I think the Shimano Bottom Bracket is JIS taper while the Miche is ISO. It might mess up your chain line a bit. I've had no luck using them interchangably, but others report a very different experience.

  6. #6
    Senior Member Kayce's Avatar
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    To use the shimano bb you just cant use the oddball 107mm spindle. Insteed you would need one that is 103mm wide.

  7. #7
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    Hello guys,

    Thanks for your answers you're fantastic.

    Why not buy a complete bike ? for two reasons.

    1) I'm in France and here the Steamtroller is only available as a frameset

    2) I like to build my road bikes, this way I know how things work and it's easier for me to do maintenance (and it's more fun). It's no more expansive on the long run (complete bikes are cheaper but when adding various upgrades..) and I find more interesting to understand what I ride, how it works and so on.
    I've build all my road bikes. My current one been a beloved Cyfac. I use it for week end long rides, but also for comuting.. but I'd like to stop doing so because the day I'll crash, this will hurt my butt, but also my credit card...
    The only bike I haven't build from scratch is my Dahon Vitesse (a folding )

    Considering the crankset I just saw the SRAM S300 1.1 that seem a pretty good choice, cheaper than the Miche and with external bearing (I love the Ultegra Hollowtech II crankset on my Cyfac)

    Luc

    ps : fuzz2050 good point on ISO vs JIS I failed to notice this... thanks
    renton20 : thanks for the All City cable clamp tip
    Last edited by Lstelie; 05-30-11 at 10:11 AM.

  8. #8
    Senior Member Johnny Nemo's Avatar
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    I didn't like the stock components on the complete and built my own.

    I ran 160 cranks on mine. You have to watch pedal strike, so shorter is better, particularly when cornering. I did it once and it scared the cr@p out of me!

    You won't need a tensioner, I never had a problem with slippage and neither did any of my friends with 'Rollers. And I reckon IZUMI track chains are the best and last longest.

    Good luck with your build.

  9. #9
    Junior Member
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    Quote Originally Posted by Johnny Nemo View Post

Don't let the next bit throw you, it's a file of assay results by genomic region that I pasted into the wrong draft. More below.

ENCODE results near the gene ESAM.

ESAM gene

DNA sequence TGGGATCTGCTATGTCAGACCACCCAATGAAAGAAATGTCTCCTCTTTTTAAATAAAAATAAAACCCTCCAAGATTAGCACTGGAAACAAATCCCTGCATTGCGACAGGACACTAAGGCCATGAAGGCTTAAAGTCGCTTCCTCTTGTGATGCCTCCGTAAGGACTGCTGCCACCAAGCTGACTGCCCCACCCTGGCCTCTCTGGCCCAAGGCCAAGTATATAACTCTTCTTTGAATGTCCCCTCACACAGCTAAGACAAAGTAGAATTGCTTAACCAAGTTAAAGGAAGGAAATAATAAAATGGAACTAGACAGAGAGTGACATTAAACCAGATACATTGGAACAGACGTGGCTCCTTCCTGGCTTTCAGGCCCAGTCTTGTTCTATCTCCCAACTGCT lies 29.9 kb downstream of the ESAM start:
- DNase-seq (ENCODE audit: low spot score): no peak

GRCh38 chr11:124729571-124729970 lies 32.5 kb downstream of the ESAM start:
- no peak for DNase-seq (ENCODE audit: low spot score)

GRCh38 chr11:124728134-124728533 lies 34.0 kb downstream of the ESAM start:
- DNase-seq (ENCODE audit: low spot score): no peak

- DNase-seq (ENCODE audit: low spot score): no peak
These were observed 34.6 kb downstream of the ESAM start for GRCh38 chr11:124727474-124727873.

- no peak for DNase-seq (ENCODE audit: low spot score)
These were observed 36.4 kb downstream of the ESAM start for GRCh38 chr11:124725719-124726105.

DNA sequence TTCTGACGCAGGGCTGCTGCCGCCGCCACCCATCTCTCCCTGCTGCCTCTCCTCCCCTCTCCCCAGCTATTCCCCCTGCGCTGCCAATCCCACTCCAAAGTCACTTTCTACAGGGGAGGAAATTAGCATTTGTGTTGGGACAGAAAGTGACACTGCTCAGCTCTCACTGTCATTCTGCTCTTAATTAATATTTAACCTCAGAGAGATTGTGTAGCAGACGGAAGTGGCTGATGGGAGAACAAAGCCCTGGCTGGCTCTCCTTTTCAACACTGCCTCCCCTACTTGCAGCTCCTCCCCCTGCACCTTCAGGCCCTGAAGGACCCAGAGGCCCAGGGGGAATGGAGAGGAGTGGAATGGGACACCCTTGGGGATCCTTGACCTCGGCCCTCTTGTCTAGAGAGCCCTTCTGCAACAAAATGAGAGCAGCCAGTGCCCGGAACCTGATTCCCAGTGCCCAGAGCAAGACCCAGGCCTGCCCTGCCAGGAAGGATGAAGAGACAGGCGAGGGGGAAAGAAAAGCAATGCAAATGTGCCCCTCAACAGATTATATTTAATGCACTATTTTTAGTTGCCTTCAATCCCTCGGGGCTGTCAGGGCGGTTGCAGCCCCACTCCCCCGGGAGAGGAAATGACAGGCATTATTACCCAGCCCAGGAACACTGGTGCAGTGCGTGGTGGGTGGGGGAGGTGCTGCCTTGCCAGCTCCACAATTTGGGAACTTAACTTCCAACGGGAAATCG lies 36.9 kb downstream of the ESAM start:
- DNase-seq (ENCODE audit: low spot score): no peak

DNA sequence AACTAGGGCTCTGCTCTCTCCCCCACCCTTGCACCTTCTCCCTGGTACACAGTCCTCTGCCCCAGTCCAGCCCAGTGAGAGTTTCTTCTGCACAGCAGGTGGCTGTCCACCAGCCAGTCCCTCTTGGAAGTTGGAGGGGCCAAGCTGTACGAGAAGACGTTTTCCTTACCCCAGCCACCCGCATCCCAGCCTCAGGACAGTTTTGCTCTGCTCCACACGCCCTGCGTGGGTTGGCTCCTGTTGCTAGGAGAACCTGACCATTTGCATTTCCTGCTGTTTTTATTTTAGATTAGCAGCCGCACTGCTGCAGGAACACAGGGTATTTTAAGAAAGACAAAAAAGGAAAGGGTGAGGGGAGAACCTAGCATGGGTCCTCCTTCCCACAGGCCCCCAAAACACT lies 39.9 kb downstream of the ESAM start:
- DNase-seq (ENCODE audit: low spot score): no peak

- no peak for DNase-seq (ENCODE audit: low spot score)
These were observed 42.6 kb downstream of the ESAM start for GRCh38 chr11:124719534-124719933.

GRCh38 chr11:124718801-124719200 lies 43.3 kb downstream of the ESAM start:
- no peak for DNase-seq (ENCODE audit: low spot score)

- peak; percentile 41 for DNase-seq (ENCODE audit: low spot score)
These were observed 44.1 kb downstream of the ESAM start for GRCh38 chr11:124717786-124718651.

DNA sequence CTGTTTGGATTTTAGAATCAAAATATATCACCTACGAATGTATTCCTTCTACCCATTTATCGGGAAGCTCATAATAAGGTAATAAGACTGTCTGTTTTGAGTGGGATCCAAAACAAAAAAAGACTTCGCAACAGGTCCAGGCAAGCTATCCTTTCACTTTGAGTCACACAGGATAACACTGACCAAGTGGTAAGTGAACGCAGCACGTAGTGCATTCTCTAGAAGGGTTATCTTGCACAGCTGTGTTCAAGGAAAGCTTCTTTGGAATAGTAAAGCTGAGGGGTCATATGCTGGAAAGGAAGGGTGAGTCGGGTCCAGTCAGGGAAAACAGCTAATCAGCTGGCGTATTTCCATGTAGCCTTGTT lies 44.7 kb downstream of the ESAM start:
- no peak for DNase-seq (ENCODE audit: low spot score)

I ran 160 cranks on mine. You have to watch pedal strike, so shorter is better, particularly when cornering. I did it once and it scared the cr@p out of me!
    Hello Johnny

    In fact at first I don't intend to ride fixed but singlespeed with a freewheel. I commute a minimum of 40kms/day (sometime clearly more) and 1/3 of my road is a very steep climb (or descent depending the way...) so I'll start with a freewheel and later, far later, if i feel confident enough...
    It's the reason why I wan to set up my bike the way I set up my road bikes.

    Luc

  10. #10
    Senior Member Kayce's Avatar
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    Why build a single speed for making a long hilly commute? Build a single speed and ride it around when you want, but it doesnt seem the most practical choice.

  11. #11
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    Quote Originally Posted by Kayce View Post
    Why build a single speed for making a long hilly commute? Build a single speed and ride it around when you want, but it doesnt seem the most practical choice.
    Hello Kayce

    Good point.

    I have used various kind of bike for my daily commute :
    - an "hybrid" bike : not fun enough
    - my road bike, a racing Cyfac : fantastic but if I hit the ground I'll destroy both my ass and my credit card
    - a Dahon Vitesse folding bike (currently use this one) : fantastic, quick and good climber.. but I'll end by destroying the wheel with my "out of the saddle" climbing

    I don't use gearing change on the Dahon or with the Cyfac, it's more fun when it climbs, so I'll built a single speed, for the fun of it, to taste the sensation and son on.

    I know I'm a little bit crazy but my commute home->office MUST be fun.. I get often bored at the office, getting bored while I go there : no way :-)


    The road is this one : Google Map